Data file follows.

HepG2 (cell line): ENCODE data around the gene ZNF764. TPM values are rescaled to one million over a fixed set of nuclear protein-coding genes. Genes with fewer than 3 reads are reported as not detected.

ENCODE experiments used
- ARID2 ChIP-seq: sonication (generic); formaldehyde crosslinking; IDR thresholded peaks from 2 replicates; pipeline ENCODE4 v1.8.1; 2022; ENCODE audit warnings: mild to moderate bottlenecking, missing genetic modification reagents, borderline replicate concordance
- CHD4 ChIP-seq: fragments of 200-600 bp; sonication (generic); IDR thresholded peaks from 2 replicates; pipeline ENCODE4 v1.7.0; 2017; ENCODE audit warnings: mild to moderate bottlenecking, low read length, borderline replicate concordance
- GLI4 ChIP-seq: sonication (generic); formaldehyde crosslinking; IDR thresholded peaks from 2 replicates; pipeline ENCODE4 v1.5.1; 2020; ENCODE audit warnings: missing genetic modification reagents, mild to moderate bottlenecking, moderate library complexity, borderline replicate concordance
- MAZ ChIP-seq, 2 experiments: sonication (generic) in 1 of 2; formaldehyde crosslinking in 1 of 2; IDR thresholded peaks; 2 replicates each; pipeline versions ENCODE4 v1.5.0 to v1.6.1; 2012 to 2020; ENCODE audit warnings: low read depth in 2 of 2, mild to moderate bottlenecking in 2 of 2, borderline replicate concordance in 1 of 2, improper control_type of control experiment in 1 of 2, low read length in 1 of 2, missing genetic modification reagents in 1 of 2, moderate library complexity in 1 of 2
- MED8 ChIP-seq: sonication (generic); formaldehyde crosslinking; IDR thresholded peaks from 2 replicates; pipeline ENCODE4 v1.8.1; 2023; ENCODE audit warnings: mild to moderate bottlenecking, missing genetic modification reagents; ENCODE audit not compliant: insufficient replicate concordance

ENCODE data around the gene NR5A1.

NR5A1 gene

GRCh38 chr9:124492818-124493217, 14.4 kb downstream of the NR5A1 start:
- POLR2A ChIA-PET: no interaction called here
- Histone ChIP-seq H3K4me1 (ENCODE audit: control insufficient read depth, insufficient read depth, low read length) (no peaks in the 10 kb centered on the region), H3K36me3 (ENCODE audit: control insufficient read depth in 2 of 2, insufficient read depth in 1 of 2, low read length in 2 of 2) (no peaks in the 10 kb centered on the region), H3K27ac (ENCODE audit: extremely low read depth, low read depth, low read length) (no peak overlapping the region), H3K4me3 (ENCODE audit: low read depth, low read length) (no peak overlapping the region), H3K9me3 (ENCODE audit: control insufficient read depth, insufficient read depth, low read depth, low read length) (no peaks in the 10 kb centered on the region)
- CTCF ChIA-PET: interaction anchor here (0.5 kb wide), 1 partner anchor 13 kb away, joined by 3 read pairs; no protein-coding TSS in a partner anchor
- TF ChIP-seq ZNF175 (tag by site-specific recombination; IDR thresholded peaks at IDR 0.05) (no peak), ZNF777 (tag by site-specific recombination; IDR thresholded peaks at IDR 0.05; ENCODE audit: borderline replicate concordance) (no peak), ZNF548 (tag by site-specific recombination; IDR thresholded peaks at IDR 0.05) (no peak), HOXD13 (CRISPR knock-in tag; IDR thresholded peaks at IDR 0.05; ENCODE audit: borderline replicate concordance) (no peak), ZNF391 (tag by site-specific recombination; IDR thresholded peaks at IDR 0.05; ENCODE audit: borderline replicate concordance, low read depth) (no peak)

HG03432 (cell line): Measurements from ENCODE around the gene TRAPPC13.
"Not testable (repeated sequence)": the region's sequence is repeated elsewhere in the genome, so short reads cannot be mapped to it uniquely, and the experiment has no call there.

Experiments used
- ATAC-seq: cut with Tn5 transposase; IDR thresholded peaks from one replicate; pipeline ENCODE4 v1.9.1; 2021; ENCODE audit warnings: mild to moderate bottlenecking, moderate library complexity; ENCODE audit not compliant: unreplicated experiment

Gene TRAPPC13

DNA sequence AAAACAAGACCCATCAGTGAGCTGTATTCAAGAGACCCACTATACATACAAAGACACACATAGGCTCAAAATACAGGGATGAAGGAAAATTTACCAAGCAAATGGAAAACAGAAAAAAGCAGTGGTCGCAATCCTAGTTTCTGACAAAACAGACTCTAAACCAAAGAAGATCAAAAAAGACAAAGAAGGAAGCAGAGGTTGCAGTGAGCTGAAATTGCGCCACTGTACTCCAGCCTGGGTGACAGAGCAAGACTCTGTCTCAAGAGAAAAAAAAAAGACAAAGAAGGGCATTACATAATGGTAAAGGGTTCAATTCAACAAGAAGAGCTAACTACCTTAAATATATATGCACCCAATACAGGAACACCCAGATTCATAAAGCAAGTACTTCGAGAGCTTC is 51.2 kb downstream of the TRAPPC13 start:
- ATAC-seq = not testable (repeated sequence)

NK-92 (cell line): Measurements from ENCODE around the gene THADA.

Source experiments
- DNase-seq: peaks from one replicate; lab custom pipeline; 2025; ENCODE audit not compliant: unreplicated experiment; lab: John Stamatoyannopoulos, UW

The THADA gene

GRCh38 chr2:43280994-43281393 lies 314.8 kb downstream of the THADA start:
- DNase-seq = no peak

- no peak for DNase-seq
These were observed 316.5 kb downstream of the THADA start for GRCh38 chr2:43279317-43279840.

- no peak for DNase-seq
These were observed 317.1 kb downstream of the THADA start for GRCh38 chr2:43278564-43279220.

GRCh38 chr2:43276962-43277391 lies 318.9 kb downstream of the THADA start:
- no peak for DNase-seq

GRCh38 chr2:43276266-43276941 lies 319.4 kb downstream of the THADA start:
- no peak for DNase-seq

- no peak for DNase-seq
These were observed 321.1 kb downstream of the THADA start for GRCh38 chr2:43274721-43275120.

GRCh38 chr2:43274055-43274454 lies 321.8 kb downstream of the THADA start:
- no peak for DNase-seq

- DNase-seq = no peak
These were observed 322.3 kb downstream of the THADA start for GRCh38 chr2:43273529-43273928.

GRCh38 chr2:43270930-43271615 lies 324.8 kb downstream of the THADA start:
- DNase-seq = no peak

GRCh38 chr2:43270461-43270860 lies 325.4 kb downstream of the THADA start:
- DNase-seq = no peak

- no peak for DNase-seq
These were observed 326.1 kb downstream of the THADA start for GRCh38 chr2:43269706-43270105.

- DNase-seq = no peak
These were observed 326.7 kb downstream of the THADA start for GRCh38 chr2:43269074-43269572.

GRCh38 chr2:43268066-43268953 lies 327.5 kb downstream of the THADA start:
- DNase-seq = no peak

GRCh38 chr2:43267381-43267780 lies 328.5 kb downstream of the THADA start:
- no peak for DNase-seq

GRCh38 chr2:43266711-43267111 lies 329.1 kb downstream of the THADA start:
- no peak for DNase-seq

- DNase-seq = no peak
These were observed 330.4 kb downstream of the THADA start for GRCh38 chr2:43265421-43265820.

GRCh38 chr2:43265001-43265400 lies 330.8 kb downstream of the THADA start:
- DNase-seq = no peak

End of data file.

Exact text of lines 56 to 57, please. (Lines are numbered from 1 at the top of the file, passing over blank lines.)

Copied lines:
- DNase-seq = no peak
These were observed 330.4 kb downstream of the THADA start for GRCh38 chr2:43265421-43265820.